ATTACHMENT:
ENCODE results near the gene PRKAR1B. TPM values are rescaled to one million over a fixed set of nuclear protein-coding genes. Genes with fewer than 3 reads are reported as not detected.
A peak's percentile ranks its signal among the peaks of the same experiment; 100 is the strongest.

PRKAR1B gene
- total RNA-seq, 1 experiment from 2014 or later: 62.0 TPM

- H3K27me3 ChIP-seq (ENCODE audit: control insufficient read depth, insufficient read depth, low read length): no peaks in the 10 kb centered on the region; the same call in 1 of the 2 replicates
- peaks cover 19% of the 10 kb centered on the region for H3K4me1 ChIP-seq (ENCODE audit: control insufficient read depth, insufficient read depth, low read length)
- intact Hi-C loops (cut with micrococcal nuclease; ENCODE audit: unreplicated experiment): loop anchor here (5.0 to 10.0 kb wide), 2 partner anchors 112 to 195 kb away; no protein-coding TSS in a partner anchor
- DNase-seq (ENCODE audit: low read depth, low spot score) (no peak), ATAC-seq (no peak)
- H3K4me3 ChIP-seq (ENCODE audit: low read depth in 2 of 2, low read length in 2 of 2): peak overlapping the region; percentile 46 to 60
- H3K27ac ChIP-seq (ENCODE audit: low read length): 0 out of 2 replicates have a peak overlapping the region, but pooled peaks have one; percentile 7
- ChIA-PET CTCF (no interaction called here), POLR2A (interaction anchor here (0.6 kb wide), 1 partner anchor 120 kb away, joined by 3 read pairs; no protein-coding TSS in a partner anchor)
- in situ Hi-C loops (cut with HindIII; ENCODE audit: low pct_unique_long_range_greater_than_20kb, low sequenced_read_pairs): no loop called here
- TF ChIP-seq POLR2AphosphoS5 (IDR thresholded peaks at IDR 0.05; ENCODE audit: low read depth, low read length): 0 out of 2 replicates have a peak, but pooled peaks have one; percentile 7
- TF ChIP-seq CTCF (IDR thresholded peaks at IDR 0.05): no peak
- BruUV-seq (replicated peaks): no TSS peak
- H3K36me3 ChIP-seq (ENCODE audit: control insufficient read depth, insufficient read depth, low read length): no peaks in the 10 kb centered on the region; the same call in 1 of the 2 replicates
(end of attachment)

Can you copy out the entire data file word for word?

ENCODE results near the gene PRKAR1B. TPM values are rescaled to one million over a fixed set of nuclear protein-coding genes. Genes with fewer than 3 reads are reported as not detected.
A peak's percentile ranks its signal among the peaks of the same experiment; 100 is the strongest.

PRKAR1B gene
- total RNA-seq, 1 experiment from 2014 or later: 62.0 TPM

- H3K27me3 ChIP-seq (ENCODE audit: control insufficient read depth, insufficient read depth, low read length): no peaks in the 10 kb centered on the region; the same call in 1 of the 2 replicates
- peaks cover 19% of the 10 kb centered on the region for H3K4me1 ChIP-seq (ENCODE audit: control insufficient read depth, insufficient read depth, low read length)
- intact Hi-C loops (cut with micrococcal nuclease; ENCODE audit: unreplicated experiment): loop anchor here (5.0 to 10.0 kb wide), 2 partner anchors 112 to 195 kb away; no protein-coding TSS in a partner anchor
- DNase-seq (ENCODE audit: low read depth, low spot score) (no peak), ATAC-seq (no peak)
- H3K4me3 ChIP-seq (ENCODE audit: low read depth in 2 of 2, low read length in 2 of 2): peak overlapping the region; percentile 46 to 60
- H3K27ac ChIP-seq (ENCODE audit: low read length): 0 out of 2 replicates have a peak overlapping the region, but pooled peaks have one; percentile 7
- ChIA-PET CTCF (no interaction called here), POLR2A (interaction anchor here (0.6 kb wide), 1 partner anchor 120 kb away, joined by 3 read pairs; no protein-coding TSS in a partner anchor)
- in situ Hi-C loops (cut with HindIII; ENCODE audit: low pct_unique_long_range_greater_than_20kb, low sequenced_read_pairs): no loop called here
- TF ChIP-seq POLR2AphosphoS5 (IDR thresholded peaks at IDR 0.05; ENCODE audit: low read depth, low read length): 0 out of 2 replicates have a peak, but pooled peaks have one; percentile 7
- TF ChIP-seq CTCF (IDR thresholded peaks at IDR 0.05): no peak
- BruUV-seq (replicated peaks): no TSS peak
- H3K36me3 ChIP-seq (ENCODE audit: control insufficient read depth, insufficient read depth, low read length): no peaks in the 10 kb centered on the region; the same call in 1 of the 2 replicates